This guide has been written using Adobe Photoshop as the graphic design program. The same principles can be applied to all other graphics programs for preparing your artwork for submission.
The guide that follows explains how to prepare your graphics so they are ready for going into print. The example uses the 4 page booklet, but the same concepts can be used for any of the templates.
From the list of templates found on the design templates page, identify and download the correct template to your computer. You can download the template by right clicking on the appropriate template and selecting “save target as…”, or “save link as…”. For this example, we’ll be using the CD booklet template, however, the concepts below can be applied to all templates.
When you open the template in photoshop, you will be presented with a dialog window to set how the PDF template opens. Use the following settings when opening any of the templates. Main thing is to make sure the resolution is at 300dpi, and that the colour scheme is CMYK.
Once the template is open you can begin to lay out the graphics of your design. It’s a good idea to keep the template as the top most layer in photoshop, this way you can see the outlines of the template.
When you layout your graphics, you should make sure the background extends all the way to the outside bleed line. In the below example, the booklet needs a green background, and this has been filled in all the way to the out side bleed.
All the foreground parts, this includes, all text, logos, forground images etc, should be contained within the inner most safety margin. This ensures the final print will look neat and well presented. In the below example you can see that the text does not go out side of the inner safety margin.
The template needs to be mostly removed once you have completed the layout, and are happy with the way the design looks. The only elements that should be left showing in the actual design area are the cross-hairs which extrude beyond the design. To do this, drag the topmost template layer to the bottom, so that all the layers you have added, are now above the original template layer. This will ensure that only the cross-hairs of the template show.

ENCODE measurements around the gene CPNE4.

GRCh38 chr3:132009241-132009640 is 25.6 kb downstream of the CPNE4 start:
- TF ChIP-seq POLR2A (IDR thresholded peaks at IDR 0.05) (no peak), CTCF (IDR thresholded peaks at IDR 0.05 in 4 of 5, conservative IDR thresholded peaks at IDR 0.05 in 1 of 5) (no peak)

The image below shows the layers window with the template layer now at the bottom.
Your design should now look something like this, with only the cross hairs showing. Notice that there are no guides in the printable booklet area. The only parts left in the booklet design area are the elements we need printed in the final booklet. The cross-hairs extruding from the sides are required for the printers to be able to cut the booklets accurately.
It is recommended that you save the file as a PDF. This will ensure that the fonts will remain vector and embedded in the final PDF file. To do this go to File, then Save As, and select, Photoshop PDF from the drop down list of filetypes. The press-ready default should be selected to ensure the file is created in the right way.
If you can’t save it as a PDF, then you can also submit the file as a hi-res JPEG. For this ensure that the jpeg setting are at the highest level.
PDF files are preferred as it embeds the text as vector format. The difference between vector and jpeg can be seem in the below images. When the file is zoomed in on, the PDF text remains absolutely sharp, whereas in the jpeg, the text pixelates, this will result in slightly less sharp text in the final print.
You can download the actual files created in this tutorial from the links below, this will let you compare the outputs from the 2 files:
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